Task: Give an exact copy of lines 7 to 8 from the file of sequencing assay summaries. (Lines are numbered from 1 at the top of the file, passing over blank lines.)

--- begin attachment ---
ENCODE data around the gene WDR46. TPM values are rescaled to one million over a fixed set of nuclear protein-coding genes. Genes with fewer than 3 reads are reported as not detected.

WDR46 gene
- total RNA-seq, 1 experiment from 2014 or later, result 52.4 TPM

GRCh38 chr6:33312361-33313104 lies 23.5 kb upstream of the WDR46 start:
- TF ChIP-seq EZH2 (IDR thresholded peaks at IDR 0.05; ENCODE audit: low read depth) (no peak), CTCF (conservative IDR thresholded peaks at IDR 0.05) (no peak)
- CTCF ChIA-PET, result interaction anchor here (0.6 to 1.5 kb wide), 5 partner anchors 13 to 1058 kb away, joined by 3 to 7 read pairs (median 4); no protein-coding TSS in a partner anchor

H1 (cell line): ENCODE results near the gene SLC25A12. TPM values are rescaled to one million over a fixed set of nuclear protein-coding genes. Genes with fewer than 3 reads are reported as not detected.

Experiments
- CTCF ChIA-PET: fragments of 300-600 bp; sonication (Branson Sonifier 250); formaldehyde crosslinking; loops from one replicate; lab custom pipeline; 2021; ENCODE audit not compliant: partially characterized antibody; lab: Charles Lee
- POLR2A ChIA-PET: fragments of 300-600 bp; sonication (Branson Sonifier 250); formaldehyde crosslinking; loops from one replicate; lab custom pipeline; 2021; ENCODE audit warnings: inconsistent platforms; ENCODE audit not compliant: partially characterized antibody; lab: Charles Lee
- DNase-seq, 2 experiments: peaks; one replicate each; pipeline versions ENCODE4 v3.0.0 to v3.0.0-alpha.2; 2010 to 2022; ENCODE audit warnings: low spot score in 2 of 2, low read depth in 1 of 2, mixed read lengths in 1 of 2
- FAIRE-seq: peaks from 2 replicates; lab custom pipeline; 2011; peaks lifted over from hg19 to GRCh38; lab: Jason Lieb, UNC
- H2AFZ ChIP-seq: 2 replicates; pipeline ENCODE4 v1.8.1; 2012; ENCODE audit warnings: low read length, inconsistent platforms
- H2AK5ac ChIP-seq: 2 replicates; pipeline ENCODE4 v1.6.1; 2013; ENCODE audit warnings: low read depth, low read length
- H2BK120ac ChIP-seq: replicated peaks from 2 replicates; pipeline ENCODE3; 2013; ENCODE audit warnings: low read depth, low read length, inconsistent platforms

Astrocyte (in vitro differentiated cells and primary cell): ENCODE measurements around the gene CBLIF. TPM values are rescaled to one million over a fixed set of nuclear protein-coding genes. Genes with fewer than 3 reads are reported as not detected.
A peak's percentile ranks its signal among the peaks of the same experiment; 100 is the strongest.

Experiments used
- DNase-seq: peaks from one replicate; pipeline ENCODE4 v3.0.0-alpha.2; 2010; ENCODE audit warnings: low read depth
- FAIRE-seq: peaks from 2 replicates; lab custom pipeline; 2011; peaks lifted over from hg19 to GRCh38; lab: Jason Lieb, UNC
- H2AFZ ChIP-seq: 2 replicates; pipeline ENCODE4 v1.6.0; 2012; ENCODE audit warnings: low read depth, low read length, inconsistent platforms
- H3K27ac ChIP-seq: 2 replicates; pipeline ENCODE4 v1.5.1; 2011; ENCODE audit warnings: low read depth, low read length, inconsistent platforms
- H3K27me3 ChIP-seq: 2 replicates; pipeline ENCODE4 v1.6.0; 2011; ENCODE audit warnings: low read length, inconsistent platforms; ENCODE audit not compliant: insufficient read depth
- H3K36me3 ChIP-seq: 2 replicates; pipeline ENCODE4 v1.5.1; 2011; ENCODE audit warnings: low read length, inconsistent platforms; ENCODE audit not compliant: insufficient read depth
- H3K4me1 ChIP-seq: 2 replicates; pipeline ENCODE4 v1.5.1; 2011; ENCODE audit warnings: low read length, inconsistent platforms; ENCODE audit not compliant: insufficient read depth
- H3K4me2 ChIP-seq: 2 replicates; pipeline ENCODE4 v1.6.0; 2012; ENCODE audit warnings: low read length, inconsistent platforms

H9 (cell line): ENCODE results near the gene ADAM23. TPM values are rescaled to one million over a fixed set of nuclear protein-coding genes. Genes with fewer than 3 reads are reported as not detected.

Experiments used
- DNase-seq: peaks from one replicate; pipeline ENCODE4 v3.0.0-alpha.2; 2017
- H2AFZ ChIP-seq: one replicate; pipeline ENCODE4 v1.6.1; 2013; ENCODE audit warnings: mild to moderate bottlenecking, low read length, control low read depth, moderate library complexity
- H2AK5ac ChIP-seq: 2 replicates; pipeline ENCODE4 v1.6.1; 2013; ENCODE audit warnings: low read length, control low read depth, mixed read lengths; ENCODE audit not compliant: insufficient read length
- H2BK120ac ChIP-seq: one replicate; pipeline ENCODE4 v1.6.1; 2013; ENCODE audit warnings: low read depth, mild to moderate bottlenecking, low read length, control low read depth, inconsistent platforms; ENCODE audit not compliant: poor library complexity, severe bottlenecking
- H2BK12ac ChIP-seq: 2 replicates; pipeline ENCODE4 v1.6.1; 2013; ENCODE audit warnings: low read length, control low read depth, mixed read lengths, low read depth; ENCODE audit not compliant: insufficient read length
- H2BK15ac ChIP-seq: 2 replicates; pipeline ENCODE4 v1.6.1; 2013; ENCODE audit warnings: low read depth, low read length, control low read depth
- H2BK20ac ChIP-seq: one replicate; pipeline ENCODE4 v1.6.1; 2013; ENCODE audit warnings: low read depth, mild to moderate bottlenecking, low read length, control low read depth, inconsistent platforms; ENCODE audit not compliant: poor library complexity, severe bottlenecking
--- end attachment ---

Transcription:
H1 (cell line): ENCODE results near the gene SLC25A12. TPM values are rescaled to one million over a fixed set of nuclear protein-coding genes. Genes with fewer than 3 reads are reported as not detected.

Experiments